The Miracle Man was Lon Chaney’s breakthrough film – it first brought his physical skills and makeup abilities to the screen in his grotesque character portrayal of a fake cripple (a contorted figure named the Frog) who was healed by the title character, a faith healer named The Patriarch. Chaney would become the greatest U.S. horror star of the period, collaborating with Universal and M.G.M. director Tod Browning on ten feature films from 1919 to 1929, beginning with Universal’s The Wicked Darling.
Charlie Chaplin begins work on The Kid, his first feature film. His co-star will be four-year-old Jackie Coogan.
Top Grossing Films:
1. The Miracle Man, grossing $3,000,000
3. Madame DuBarry
4. The Roaring Road
5. When the Clouds Roll By
6. Hawthorne of the U.S.A.
7. Broken Blossoms
8. Male and Female $1,256,227
New Words of 1919
The Oxford English Dictionary defined 309 words with first citations in 1919. A few of the words listed below were added to the Oxford English Dictionary in 1919, even though some had been utilized years prior.
Air Freight, n. – Freight transported by aircraft was first referenced as air freight regarding Zeppelins in 1919.
Ad-lib, v. – This staple of comedy and improvisational theater appears this year. However, there is an older adverbial use of ad-lib in music, extending a musical phrase and introducing variation as the musician sees fit. Short for Latin ad libitum, literally: according to pleasure
Bagel, n. – A hard ring-shaped bread roll was first mentioned in the dictionary, spelled beigel. The dictionary also has an 1892 citation for Beuglich. The word is from the Yiddish beygel, ultimately from Old High German boug ring.
Bimbo, n. – A variant on the Italian bambino. Initially, this word was applied to men and was simply a contemptuous way to say “guy, fellow.” By 1927 bimbo was being applied to attractive women of limited intelligence.
Chai, n. – This entry, first cited in 1919, was marked as military slang for tea. However, the older word, cha, is from the Mandarin word for tea, whose English use dates to the early 17th century. Today, the word is commonly applied to a sweetened brew of spiced tea, especially those made in India.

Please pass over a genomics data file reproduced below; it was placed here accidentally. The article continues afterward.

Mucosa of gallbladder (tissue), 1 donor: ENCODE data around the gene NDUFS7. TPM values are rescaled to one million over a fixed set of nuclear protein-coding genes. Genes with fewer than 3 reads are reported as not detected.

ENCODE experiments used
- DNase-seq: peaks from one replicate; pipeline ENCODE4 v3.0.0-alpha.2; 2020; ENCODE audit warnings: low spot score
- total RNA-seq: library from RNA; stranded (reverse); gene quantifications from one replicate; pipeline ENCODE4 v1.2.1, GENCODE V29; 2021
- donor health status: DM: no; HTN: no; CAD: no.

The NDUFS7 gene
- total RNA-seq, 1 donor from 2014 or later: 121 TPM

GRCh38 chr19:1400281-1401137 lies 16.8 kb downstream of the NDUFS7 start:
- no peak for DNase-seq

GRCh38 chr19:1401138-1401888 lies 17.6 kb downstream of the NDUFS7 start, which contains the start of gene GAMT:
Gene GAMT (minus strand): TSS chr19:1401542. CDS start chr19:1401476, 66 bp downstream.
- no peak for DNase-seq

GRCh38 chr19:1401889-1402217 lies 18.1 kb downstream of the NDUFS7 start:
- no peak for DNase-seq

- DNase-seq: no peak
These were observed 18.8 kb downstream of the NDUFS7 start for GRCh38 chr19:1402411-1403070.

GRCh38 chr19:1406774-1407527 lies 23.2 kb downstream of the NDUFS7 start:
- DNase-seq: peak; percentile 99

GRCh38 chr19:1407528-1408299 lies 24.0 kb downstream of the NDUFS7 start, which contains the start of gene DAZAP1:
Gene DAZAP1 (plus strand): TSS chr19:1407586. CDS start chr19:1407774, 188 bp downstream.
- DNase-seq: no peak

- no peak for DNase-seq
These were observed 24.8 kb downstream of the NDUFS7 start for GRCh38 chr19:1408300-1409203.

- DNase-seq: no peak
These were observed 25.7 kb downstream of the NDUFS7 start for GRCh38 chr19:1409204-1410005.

Collage, n. – An abstract art form using clippings from various media sources not generally associated with one another, such as newspaper clippings, parts of photographs, theater tickets, etc.
Copacetic, n. – This Americanism term for “fine, excellent” was first found in print in 1919.
Cross-selling, n. – To sell or try to sell similar or related products or services to an existing customer.
Delouse, v. – To rid a person or animal of lice as a sanitary measure was first used in reference to World War I armies.
Dunk, v. – To submerge in a liquid. The action of dipping something into your coffee didn’t have a name until 1919. The term is from the Pennsylvania German dunke, and ultimately the German tunken. The verb was being used in basketball by 1937.
Encode, v. – To convert a message or information into code. The verb “decode” dates to the 1890s, but it took a few decades for its partner to appear. Computing sense is from 1955.
Fox-hole, n. – Military term from World War I, meaning a small pit, usually for one or two soldiers, dug as a shelter in a battle area.